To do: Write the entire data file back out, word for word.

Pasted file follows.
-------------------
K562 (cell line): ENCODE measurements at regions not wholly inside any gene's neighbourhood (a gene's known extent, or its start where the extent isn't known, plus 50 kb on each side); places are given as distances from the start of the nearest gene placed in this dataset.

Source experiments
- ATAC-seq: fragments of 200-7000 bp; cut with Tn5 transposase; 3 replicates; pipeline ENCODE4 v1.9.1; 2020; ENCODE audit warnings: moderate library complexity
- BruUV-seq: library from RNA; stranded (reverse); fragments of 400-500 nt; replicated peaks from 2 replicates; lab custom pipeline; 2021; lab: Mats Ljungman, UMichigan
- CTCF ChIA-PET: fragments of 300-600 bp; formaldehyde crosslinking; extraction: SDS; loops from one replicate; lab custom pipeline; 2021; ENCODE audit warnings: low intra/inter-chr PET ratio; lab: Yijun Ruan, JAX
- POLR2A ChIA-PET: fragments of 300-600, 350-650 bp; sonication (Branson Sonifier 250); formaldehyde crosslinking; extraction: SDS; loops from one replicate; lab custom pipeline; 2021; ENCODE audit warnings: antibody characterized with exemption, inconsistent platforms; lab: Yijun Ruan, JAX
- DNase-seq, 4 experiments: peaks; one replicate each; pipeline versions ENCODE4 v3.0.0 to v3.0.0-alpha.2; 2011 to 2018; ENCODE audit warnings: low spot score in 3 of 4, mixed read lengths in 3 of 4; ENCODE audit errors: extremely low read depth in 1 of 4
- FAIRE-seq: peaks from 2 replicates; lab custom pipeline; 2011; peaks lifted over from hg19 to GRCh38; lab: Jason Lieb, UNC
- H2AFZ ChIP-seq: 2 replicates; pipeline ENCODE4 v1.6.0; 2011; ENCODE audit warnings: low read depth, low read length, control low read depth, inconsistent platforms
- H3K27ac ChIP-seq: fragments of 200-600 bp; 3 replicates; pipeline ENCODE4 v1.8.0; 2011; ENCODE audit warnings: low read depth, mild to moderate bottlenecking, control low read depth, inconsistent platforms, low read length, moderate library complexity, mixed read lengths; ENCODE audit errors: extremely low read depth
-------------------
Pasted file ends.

K562 (cell line): ENCODE measurements at regions not wholly inside any gene's neighbourhood (a gene's known extent, or its start where the extent isn't known, plus 50 kb on each side); places are given as distances from the start of the nearest gene placed in this dataset.

Source experiments
- ATAC-seq: fragments of 200-7000 bp; cut with Tn5 transposase; 3 replicates; pipeline ENCODE4 v1.9.1; 2020; ENCODE audit warnings: moderate library complexity
- BruUV-seq: library from RNA; stranded (reverse); fragments of 400-500 nt; replicated peaks from 2 replicates; lab custom pipeline; 2021; lab: Mats Ljungman, UMichigan
- CTCF ChIA-PET: fragments of 300-600 bp; formaldehyde crosslinking; extraction: SDS; loops from one replicate; lab custom pipeline; 2021; ENCODE audit warnings: low intra/inter-chr PET ratio; lab: Yijun Ruan, JAX
- POLR2A ChIA-PET: fragments of 300-600, 350-650 bp; sonication (Branson Sonifier 250); formaldehyde crosslinking; extraction: SDS; loops from one replicate; lab custom pipeline; 2021; ENCODE audit warnings: antibody characterized with exemption, inconsistent platforms; lab: Yijun Ruan, JAX
- DNase-seq, 4 experiments: peaks; one replicate each; pipeline versions ENCODE4 v3.0.0 to v3.0.0-alpha.2; 2011 to 2018; ENCODE audit warnings: low spot score in 3 of 4, mixed read lengths in 3 of 4; ENCODE audit errors: extremely low read depth in 1 of 4
- FAIRE-seq: peaks from 2 replicates; lab custom pipeline; 2011; peaks lifted over from hg19 to GRCh38; lab: Jason Lieb, UNC
- H2AFZ ChIP-seq: 2 replicates; pipeline ENCODE4 v1.6.0; 2011; ENCODE audit warnings: low read depth, low read length, control low read depth, inconsistent platforms
- H3K27ac ChIP-seq: fragments of 200-600 bp; 3 replicates; pipeline ENCODE4 v1.8.0; 2011; ENCODE audit warnings: low read depth, mild to moderate bottlenecking, control low read depth, inconsistent platforms, low read length, moderate library complexity, mixed read lengths; ENCODE audit errors: extremely low read depth